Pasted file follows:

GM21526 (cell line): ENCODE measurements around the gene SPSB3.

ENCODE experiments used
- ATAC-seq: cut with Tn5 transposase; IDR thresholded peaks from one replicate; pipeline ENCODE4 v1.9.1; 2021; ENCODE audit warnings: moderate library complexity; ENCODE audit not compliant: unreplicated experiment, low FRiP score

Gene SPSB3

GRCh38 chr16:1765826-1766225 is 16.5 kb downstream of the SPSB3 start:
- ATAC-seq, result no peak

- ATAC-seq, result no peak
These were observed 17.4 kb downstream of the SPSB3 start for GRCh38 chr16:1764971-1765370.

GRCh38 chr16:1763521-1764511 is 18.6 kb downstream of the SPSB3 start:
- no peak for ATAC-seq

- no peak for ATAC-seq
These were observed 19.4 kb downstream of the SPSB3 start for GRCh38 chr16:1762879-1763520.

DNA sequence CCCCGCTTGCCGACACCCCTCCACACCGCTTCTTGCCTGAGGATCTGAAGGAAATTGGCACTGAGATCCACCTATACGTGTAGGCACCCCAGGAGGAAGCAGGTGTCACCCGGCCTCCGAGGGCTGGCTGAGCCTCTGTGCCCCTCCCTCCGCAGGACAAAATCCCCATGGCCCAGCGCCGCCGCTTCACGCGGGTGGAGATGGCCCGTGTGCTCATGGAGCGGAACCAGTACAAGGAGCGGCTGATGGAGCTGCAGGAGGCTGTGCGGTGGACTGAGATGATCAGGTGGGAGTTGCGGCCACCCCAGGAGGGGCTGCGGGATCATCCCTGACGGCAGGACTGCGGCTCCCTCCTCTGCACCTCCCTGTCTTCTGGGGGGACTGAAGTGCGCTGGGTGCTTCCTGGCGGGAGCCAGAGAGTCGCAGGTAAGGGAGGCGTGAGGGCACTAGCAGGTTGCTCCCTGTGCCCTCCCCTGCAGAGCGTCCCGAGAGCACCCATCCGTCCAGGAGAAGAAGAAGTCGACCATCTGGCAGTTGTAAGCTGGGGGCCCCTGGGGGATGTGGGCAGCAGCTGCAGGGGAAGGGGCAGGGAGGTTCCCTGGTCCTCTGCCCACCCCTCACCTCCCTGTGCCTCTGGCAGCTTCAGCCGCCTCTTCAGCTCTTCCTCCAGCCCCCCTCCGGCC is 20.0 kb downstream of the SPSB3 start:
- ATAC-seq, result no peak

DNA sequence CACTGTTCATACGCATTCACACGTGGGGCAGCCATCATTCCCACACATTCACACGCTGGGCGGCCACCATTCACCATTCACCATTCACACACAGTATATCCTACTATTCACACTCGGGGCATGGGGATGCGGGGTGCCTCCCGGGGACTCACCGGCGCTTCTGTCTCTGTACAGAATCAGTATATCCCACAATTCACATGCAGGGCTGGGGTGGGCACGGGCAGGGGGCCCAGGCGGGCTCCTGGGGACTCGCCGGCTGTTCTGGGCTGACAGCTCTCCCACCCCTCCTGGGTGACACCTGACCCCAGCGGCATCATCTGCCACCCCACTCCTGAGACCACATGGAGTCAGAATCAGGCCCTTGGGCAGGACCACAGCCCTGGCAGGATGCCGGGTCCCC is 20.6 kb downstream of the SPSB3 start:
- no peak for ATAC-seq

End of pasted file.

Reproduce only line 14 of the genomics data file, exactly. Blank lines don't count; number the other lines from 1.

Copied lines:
- ATAC-seq, result no peak